Read the annual Hurricane Guide for tips and information about preparing for the season.
A hurricane has formed in the Gulf of Mexico. It is bearing down on Galveston and forecasters are saying there’s a high chance the island and the cities behind it, will be in the path of the storm.
It’s time to evacuate.
Most people are aware of the basic dangers associated with a hurricane: high winds, tidal surges, tornadoes, torrential rain and inland flooding.
Galveston officials can easily recall the lead-up to Hurricane Rita, when a frenzy to evacuate the area left locals trapped among thousands in a barely moving line on Interstate 45.
Hurricane season, which lasts from June 1 to Nov. 30, has just about arrived to Galveston County, but it has been on the minds of the emergency management staff in Texas City for months.
Complacent people worry League City Emergency Management Coordinator Ryan Edghill. Worrying about their complacency keeps him up late at night. With so many new residents, he has a mission to convince people to be prepared for hurricanes.
While June 1 brings another hurricane season, Galveston County still carries scars left by the storms of the past. Some — shrunken coastlines, empty spaces where beach houses once stood — are plainly visible, even years later. Others are visions only in the memories of those who made it thro…
The 1900 Storm and Hurricane Ike in 2008 both formed hundreds of miles away near the Cape Verde islands of West Africa. Traveling more than 4,000 miles, the storms gathered momentum before pounding the Texas coast.
We have all seen them. A heavy rain event looms, and weather forecasters discuss how much precipitation is anticipated by various forecast models. A hurricane is approaching the Gulf of Mexico, and there is talk of where various models suggest the storm may head.
For many residents, memories of the destruction during Hurricane Ike in 2008 remain. But sociologists estimate people only remember the worst effects of a hurricane for about seven years, according to the National Weather Service. Here’s a list of the deadliest and costliest hurricanes in U.…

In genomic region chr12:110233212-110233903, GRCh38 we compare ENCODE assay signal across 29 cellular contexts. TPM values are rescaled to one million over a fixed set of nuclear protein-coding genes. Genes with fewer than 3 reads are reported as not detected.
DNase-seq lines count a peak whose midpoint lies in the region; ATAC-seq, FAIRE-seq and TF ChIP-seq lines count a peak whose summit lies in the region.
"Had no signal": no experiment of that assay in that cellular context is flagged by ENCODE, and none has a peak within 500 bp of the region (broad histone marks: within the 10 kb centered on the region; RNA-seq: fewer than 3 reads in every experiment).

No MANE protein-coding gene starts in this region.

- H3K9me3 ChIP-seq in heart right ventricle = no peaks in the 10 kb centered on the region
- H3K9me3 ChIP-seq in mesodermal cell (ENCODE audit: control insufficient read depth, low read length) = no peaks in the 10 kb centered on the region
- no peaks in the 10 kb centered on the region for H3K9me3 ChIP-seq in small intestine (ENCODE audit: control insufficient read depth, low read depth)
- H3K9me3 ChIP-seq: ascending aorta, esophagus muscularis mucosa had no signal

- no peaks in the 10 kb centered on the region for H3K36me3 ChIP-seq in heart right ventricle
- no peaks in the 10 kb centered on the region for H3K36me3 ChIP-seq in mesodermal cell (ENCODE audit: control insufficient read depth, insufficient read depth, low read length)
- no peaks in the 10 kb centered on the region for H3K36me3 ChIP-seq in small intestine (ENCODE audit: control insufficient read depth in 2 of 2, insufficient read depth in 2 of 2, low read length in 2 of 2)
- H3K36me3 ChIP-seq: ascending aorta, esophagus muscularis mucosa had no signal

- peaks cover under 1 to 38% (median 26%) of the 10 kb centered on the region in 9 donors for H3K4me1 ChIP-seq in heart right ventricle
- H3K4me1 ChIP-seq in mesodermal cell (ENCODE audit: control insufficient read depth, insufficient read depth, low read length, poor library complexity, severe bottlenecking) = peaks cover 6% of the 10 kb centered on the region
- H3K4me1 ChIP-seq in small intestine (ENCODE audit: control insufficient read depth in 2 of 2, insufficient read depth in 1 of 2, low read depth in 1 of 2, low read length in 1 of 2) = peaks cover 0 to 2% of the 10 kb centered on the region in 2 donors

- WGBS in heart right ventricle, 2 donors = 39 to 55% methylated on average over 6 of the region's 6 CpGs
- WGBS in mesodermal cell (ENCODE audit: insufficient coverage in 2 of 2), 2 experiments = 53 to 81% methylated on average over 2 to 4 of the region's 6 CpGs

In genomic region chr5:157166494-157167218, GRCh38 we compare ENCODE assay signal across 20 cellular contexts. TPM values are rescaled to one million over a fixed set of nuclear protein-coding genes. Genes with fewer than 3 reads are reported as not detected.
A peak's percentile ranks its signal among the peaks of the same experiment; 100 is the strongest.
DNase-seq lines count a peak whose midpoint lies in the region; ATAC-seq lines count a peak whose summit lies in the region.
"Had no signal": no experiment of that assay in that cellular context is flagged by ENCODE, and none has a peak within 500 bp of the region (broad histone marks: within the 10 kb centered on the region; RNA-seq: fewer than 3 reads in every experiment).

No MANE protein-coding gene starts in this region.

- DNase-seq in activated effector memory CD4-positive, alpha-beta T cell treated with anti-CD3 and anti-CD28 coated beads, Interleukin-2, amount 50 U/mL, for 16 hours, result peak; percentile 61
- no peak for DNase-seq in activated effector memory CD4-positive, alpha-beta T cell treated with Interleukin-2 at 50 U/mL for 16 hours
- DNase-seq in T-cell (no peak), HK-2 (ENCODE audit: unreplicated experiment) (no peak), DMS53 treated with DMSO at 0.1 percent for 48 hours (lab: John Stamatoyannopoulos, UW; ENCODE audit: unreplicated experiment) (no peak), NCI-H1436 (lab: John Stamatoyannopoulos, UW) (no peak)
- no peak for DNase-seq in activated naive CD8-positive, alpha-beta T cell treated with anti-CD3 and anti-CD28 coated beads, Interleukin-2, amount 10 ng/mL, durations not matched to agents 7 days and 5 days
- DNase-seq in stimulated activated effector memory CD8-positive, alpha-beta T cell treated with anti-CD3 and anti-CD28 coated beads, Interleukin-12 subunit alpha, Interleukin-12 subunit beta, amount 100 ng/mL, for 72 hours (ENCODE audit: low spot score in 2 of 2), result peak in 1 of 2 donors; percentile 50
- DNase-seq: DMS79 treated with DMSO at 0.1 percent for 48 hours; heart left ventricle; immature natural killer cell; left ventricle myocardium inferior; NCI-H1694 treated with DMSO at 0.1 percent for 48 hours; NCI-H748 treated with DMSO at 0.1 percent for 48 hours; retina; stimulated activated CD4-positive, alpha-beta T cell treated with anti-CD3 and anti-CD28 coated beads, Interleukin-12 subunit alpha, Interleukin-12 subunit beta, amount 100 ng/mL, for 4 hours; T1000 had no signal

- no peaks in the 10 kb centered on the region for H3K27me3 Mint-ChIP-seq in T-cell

A few years before Hurricane Ike brought its devastating surge, I was talking to a sales clerk on The Strand. The young man, who had recently moved to the island, stated that he could hardly wait to experience a hurricane.
As hurricane season approaches, preparing for evacuation remains vital for all in the gulf region, but especially for those in need of assistance such as seniors and those with disabilities.
If you’re going to stay for a hurricane, you’ll need to be prepared for weeks of sweltering humidity without electricity, so having a reliable generator can help you stay cool, calm and connected.
Sometime about Sept. 14, 2008, a lot of people who’d stayed for Hurricane Ike made a depressing discovery: All the emergency water they’d run into their bathtubs had leaked out.
Even after the storm passes, the risks of getting sick or injured remain. The Centers for Disease Control and Prevention offer these tips to remain safe.
It’s necessary to have the right clothing to get you through the oppressively muggy days after a storm, when power is out and cool breezes are scarce.
As time passes since Hurricane Ike pummeled Galveston County in 2008, emergency response officials worry longtime residents are becoming complacent and an influx of newcomers may not be prepared for the upcoming storm season.
Forecasting storms still can be tricky, but the margin of error has dropped dramatically, and the advanced warning for residents along the coast has improved.
A key to being properly prepared when a hurricane or tropical storm threatens is appreciating the risks for your specific location or residence.
John Polak, general manager of the Texas Windstorm Insurance Association shares information on the transformation that has taken place at TWIA over the last several years.
A hurricane can be traumatic for anyone, but two particularly susceptible groups encountering trouble with evacuations and recovery are the youngest and oldest residents.
GALVESTON — Charlie Kelly was in Galveston during Hurricane Ike. But now, almost six years after the storm made landfall and devastated much of the island, he knows that he’s part of a shrinking group.
LEAGUE CITY — An angry red storm dominated the many HD monitors Wednesday at Galveston County’s Emergency Operations Center, just west of Wal-Mart, on FM 646 in League City.
STAFFORD — The first recorded hurricane warning in history was ignored at great cost. This historical incident established a pattern — one that persists to this day, former National Hurricane Center chief Bill Read said.
While not every scenario that could come with another major hurricane striking Galveston County can be drilled, having the infrastructure and communications plan in place are key to be prepared for whatever comes this way.